Orbital mechanics says something falling from infinity hits at the escape velocity of the object it strikes.

The escape velocity at the event horizon is lightspeed, it must be higher for the singularity inside.

Thus we have a superluminal impact velocity. Huh? Does special relativity manage to avoid this situation?

  • 2
    $\begingroup$ You might be referring to the "pseudo-derivation" of the Schwarzschild radius of a black hole. You can treat it like a classical mechanics problem of a light-speed escape velocity, but the actual physics is more complicated than this. It is just a coincidence that using the "pseudo-derivation" still gives Schwarzschild radius $\endgroup$ – Aaron Stevens Feb 11 at 18:46
  • $\begingroup$ From an outside observer, it appears they never hit due to time dilation. But then how do we get GRB and other observations? $\endgroup$ – ja72 Feb 11 at 19:55
  • $\begingroup$ Newtonian orbital mechanics says that. Special relativity avoids the situation by not handling gravitation at all. General relativity could handle it (and does, numerically), but it is very very complicated and there are no equations for merging black holes. $\endgroup$ – m4r35n357 Feb 11 at 20:38

The OP could be asking either how fast the singularities hit or how fast the event horizons hit.


The singularities are spacelike, so it's not well defined to ask about their velocity. The velocity of A relative to B is only something we expect to be well defined if A and B are timelike or lightlike world lines (or surfaces with similar properties). A singularity is basically the end of the world for observers inside the horizon, so asking how fast one singularity is moving relative to another is like asking how fast the world is moving relative to someone else's end of the world. It doesn't make sense. The end of the world is a time, not an object.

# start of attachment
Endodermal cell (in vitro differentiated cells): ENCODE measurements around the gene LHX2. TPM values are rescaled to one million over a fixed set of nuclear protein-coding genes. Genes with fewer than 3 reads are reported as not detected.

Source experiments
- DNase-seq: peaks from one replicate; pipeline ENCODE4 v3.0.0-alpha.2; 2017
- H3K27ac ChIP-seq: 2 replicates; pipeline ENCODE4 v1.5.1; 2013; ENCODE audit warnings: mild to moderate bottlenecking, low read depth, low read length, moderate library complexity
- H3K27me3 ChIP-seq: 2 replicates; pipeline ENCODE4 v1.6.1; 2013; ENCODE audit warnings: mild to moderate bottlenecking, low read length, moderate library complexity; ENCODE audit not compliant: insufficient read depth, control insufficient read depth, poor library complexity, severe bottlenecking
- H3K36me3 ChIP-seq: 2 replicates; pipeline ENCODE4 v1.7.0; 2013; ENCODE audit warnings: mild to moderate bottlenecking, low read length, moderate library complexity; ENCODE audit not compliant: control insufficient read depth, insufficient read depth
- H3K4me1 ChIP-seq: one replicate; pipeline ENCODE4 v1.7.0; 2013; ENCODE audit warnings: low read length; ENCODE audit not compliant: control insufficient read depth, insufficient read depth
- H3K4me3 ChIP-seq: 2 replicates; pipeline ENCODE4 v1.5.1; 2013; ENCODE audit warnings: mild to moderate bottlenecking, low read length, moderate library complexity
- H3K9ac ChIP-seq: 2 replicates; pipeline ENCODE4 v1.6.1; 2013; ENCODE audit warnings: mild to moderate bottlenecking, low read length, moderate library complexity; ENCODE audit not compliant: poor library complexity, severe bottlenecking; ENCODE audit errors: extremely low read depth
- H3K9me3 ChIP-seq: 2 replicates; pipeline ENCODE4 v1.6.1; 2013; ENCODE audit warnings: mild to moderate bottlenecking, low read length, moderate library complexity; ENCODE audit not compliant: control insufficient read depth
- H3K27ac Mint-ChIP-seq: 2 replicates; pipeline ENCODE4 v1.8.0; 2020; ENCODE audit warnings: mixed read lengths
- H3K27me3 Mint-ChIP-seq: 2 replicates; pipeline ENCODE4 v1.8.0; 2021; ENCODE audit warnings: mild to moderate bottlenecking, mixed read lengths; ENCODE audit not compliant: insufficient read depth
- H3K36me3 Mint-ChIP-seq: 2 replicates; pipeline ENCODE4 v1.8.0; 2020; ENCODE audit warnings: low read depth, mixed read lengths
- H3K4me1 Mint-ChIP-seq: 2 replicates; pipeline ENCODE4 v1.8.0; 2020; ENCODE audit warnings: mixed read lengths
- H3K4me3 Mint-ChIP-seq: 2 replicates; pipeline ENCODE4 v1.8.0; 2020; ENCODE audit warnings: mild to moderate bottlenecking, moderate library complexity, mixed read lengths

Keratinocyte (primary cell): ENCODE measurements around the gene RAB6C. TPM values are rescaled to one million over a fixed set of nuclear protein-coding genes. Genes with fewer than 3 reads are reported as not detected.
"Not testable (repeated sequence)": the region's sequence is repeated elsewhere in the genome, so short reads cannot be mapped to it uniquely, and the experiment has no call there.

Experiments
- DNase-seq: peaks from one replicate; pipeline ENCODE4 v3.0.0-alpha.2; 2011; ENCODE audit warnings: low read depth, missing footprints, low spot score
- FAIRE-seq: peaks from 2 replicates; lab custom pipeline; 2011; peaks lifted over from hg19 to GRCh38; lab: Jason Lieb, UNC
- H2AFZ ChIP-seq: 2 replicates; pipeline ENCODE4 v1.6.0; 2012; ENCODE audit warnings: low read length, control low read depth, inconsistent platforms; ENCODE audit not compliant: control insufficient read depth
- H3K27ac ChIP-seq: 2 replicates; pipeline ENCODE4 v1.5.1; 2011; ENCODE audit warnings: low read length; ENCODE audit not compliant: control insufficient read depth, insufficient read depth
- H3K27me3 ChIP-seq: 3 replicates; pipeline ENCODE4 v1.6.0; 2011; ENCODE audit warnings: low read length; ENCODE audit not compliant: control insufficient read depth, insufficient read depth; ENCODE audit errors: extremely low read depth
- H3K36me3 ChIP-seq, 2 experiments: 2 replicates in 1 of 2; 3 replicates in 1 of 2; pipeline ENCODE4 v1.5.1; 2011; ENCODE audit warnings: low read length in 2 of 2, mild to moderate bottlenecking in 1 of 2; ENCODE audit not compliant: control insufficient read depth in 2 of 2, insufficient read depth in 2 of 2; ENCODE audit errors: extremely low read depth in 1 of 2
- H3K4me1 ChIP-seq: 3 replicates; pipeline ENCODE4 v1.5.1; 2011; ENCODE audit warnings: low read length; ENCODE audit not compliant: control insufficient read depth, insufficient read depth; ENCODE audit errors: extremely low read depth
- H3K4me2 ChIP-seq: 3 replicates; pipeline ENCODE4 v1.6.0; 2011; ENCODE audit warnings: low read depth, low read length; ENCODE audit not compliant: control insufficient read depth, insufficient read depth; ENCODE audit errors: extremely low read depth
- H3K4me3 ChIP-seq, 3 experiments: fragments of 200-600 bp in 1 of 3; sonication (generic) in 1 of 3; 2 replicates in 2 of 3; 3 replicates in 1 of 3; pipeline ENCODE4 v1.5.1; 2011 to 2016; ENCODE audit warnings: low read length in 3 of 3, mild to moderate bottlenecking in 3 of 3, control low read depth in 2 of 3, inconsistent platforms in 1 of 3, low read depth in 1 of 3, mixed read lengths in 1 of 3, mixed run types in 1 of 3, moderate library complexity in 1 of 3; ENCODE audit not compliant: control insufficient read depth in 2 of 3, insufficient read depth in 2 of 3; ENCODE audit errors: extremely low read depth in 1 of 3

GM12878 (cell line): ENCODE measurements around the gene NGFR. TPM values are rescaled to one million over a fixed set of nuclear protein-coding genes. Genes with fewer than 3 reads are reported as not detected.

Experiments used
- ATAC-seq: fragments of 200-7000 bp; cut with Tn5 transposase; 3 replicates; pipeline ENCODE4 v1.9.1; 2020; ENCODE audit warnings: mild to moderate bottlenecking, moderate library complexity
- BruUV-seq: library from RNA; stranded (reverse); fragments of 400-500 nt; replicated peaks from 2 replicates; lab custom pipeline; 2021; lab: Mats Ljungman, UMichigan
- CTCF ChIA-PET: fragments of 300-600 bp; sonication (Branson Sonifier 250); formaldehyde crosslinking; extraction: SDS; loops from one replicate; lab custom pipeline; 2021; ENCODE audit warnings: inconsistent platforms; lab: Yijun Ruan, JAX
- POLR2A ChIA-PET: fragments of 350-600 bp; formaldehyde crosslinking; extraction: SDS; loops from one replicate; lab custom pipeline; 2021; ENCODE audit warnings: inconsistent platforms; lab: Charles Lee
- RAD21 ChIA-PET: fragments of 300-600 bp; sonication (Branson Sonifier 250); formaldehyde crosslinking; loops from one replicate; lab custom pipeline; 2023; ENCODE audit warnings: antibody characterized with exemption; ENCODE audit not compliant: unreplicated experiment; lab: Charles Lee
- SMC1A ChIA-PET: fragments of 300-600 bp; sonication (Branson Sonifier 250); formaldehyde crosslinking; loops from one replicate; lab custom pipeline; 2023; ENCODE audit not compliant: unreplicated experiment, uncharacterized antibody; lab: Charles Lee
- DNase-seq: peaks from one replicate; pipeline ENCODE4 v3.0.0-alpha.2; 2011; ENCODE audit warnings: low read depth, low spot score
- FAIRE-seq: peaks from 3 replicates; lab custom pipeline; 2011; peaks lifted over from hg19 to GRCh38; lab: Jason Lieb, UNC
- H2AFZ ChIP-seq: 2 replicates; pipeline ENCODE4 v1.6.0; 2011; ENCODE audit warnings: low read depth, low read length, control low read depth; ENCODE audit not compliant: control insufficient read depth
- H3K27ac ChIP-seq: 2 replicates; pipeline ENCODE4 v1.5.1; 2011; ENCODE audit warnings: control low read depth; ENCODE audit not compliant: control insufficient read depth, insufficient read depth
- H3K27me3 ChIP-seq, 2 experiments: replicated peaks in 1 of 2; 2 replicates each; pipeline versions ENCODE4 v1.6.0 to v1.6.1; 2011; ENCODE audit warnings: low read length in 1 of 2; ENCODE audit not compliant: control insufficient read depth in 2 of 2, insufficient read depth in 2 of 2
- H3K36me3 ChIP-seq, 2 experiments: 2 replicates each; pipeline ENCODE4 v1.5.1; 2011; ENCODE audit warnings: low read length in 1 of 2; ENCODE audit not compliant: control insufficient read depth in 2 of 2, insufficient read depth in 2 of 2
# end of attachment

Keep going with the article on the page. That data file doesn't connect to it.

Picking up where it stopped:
Event horizons

GR doesn't have global frames of reference or a way to measure the velocity of an object relative to a distant observer. See How do frames of reference work in general relativity, and are they described by coordinate systems? . So there is not any meaningful sense in which we can talk about the velocity of an event horizon as seen by some distant observer, only by an observer near the horizon. So this means that if we were hoping to get an answer about the speed at which the event horizons collide as they merge, it would have to be the speed as measured by an observer right near the point of merging.

An event horizon is a lightlike surface, so in general all observers near a horizon say that a horizon is moving at the speed of light. So the observer probably sees both horizons as moving at $c$ as they collide. This doesn't mean that one horizon is moving at $2c$ relative to the other horizon, because we don't have frames of reference moving at $c$, i.e., there can't be an observer at rest relative to one of the horizons.

  • $\begingroup$ While you can't have an observer sitting on the event horizon you could have one in orbit about one of the holes orbiting perpendicular to the axis of the collision. I do agree that c + c doesn't give 2c but even at the event horizon we should see c--yet Einstein says we can't. $\endgroup$ – Loren Pechtel Feb 12 at 5:22
  • $\begingroup$ @LorenPechtel: While you can't have an observer sitting on the event horizon you could have one in orbit about one of the holes To be in orbit, you have to be at a radius greater than or equal to 3 times the Schwarzschild radius $r$ (the innermost stable circular orbit, or ISCO). So you're at a significant distance from the horizon (significant compared to $r$, which sets the scale of curvature), and therefor you don't have any meaningful way of talking about the horizon's velocity relative to you. This is the idea of the linked Q&A. $\endgroup$ – Ben Crowell Feb 12 at 19:59

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